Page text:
Bikram Choudhury, founder of the popular Bikram Yoga practice, undertaken in temperatures up to 105 degrees, is suing fellow hot yoga instructor Greg Gumucio for copyright infringement.
Choudhury believes that Gumucio’s chain of yoga studios, called Yoga for the People, is using the Bikram yoga practices unlawfully. Gumucio, a graduate of the Bikram Yoga Instructor school, holds “Traditional Hot Yoga” classes at his studios, and, although utilitizing the same 26-pose sequence as Bikram, strongly believes his courses are perfectly legal. With classes costing $8 each, Gumucio’s studios offer a far more affordable workout option compared to the Bikram classes, often costing $25 a pop.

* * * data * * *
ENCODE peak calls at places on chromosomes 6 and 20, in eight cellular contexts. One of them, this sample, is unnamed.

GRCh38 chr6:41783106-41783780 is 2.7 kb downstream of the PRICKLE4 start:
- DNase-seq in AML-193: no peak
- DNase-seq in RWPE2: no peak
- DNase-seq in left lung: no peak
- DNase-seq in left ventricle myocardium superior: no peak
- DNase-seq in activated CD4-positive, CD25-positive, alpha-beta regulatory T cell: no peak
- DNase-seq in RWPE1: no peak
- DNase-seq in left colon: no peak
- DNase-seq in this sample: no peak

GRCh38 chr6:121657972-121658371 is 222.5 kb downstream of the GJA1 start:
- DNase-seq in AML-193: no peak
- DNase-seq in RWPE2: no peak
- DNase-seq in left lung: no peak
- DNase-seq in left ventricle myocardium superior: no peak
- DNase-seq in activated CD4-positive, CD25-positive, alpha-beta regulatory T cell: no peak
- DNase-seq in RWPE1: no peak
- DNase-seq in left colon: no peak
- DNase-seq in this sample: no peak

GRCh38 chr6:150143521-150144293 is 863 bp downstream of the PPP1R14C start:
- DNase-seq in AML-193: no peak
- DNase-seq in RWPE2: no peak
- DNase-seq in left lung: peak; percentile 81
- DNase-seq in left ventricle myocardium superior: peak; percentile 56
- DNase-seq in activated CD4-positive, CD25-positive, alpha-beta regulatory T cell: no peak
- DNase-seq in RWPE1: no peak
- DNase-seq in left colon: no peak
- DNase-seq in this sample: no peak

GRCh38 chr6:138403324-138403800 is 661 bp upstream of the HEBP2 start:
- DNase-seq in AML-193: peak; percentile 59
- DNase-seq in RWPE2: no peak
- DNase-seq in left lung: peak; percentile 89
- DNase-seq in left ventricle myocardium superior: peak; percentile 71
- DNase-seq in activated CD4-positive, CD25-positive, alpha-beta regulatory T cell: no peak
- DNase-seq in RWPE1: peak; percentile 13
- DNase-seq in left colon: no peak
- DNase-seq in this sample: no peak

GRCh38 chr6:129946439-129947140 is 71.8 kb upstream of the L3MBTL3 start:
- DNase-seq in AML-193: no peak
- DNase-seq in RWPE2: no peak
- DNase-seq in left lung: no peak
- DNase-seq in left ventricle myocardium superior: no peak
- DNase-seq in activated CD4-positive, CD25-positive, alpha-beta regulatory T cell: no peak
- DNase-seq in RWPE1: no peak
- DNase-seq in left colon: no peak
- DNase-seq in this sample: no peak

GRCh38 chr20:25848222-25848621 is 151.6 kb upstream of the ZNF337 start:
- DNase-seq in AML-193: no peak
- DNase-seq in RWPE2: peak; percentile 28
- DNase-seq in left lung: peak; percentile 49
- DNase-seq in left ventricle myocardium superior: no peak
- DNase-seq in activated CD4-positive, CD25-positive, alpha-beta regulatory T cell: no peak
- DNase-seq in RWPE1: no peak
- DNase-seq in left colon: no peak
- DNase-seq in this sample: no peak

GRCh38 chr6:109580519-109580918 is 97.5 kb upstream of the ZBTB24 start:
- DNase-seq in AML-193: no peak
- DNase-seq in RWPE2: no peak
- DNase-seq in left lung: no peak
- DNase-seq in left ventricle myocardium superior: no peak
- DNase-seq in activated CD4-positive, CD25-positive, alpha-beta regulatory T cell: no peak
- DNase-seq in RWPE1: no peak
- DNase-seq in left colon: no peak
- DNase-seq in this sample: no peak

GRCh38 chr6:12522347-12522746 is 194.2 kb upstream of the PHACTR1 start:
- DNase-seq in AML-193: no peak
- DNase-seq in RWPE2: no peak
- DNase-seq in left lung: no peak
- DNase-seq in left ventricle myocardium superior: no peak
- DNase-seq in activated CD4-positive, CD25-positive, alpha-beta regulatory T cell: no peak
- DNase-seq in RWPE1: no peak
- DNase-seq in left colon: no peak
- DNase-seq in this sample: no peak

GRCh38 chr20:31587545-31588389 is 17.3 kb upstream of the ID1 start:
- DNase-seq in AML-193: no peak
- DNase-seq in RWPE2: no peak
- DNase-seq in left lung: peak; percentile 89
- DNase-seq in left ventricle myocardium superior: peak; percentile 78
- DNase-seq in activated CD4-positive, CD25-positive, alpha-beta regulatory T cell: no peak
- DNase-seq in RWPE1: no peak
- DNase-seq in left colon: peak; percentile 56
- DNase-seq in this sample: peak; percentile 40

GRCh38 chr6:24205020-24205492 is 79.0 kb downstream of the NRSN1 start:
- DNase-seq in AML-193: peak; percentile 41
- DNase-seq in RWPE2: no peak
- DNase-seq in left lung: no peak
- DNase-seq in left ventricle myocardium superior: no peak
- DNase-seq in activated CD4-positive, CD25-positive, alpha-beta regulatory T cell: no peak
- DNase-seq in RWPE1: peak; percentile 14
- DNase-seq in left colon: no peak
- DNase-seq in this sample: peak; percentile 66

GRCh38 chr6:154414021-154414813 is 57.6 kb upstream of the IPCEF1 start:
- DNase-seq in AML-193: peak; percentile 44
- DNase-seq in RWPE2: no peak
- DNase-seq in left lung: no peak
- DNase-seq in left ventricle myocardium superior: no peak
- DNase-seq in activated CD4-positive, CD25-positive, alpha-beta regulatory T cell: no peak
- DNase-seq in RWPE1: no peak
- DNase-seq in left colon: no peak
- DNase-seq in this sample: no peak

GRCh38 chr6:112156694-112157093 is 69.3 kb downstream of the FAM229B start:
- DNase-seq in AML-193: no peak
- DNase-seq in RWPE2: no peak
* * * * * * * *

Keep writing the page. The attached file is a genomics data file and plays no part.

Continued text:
Bikram’s lawyer, Robert Gilchrest, sent an investigator to one of Gumucio’s classes, who said that the classes “virtually mirror” Bikram yoga, The New York Times reported. While some have questioned how Choudhury can copyright yoga poses, given the practice's ancient roots, Gilchrest told the Times that the dialogue his client uses during yoga sessions and the sequence of postures associated with Bikram can be protected under intellectual property law.
Bikram Choudhury sued the president of Prana, Inc., for copyright and trademark infringement in 2003, alleging that the organization used a picture of Bikram Choudhury in its advertising material and taught a class called “Bikram’s Basic Yoga.”